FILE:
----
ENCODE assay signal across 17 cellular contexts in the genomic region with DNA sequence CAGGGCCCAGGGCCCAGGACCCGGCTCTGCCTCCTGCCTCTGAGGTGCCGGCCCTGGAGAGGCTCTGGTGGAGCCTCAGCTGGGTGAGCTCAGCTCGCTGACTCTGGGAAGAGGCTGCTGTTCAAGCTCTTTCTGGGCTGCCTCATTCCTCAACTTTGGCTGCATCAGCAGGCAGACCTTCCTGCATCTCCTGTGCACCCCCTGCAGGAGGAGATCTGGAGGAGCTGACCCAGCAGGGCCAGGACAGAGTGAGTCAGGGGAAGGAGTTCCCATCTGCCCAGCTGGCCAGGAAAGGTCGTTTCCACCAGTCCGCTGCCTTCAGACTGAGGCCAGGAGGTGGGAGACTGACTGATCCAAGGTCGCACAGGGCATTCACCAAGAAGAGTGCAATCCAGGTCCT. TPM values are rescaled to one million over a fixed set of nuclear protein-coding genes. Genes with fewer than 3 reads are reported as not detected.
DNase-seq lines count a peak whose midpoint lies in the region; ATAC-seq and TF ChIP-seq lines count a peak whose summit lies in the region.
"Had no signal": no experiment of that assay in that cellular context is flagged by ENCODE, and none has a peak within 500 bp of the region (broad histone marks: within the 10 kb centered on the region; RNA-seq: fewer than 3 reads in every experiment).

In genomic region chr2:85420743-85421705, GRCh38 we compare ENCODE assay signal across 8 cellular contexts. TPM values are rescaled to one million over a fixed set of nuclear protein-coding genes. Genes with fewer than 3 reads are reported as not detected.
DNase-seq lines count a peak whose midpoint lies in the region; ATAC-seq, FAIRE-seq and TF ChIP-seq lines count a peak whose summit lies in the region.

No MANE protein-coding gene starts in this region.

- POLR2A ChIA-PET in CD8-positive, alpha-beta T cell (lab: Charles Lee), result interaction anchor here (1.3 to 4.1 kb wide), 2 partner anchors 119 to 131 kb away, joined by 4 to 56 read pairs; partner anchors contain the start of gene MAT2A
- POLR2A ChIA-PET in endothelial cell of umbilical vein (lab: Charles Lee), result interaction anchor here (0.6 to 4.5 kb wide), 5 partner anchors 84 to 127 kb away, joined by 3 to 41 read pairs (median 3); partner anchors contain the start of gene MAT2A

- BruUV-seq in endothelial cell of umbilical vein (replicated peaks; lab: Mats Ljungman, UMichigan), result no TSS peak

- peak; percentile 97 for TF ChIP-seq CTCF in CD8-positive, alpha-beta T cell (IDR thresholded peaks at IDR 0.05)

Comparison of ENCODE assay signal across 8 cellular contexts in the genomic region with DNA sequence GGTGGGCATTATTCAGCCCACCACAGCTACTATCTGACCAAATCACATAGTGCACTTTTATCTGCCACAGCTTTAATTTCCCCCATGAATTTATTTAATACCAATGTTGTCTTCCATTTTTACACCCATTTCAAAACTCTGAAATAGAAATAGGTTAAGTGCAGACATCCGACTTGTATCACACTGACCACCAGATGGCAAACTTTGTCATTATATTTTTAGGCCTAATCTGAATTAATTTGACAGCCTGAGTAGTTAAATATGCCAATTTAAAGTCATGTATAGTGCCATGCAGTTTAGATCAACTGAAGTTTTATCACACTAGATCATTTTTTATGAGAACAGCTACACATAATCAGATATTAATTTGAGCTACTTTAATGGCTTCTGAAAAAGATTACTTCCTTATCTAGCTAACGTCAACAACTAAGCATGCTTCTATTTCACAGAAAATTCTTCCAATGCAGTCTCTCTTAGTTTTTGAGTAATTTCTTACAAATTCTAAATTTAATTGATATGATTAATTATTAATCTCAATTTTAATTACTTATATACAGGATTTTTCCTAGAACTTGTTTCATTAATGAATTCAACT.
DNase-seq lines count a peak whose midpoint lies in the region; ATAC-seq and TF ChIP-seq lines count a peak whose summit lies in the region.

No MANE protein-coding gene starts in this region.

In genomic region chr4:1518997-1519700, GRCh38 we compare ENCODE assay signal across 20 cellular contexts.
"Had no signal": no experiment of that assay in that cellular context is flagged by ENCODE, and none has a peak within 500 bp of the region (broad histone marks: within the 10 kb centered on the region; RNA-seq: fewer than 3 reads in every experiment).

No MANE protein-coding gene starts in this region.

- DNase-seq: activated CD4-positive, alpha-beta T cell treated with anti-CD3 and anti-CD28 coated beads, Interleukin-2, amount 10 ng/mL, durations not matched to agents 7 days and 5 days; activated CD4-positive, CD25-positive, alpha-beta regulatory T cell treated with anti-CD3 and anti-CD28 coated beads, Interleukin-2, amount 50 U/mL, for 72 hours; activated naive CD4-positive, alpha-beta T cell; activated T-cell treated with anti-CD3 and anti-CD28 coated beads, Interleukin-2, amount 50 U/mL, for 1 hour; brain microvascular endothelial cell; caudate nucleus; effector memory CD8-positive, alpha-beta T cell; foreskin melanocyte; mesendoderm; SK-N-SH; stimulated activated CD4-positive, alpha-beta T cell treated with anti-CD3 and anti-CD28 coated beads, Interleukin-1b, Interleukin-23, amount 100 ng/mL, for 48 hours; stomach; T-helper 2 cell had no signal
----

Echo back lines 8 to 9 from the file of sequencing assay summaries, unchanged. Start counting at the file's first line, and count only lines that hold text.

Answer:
- POLR2A ChIA-PET in endothelial cell of umbilical vein (lab: Charles Lee), result interaction anchor here (0.6 to 4.5 kb wide), 5 partner anchors 84 to 127 kb away, joined by 3 to 41 read pairs (median 3); partner anchors contain the start of gene MAT2A

- BruUV-seq in endothelial cell of umbilical vein (replicated peaks; lab: Mats Ljungman, UMichigan), result no TSS peak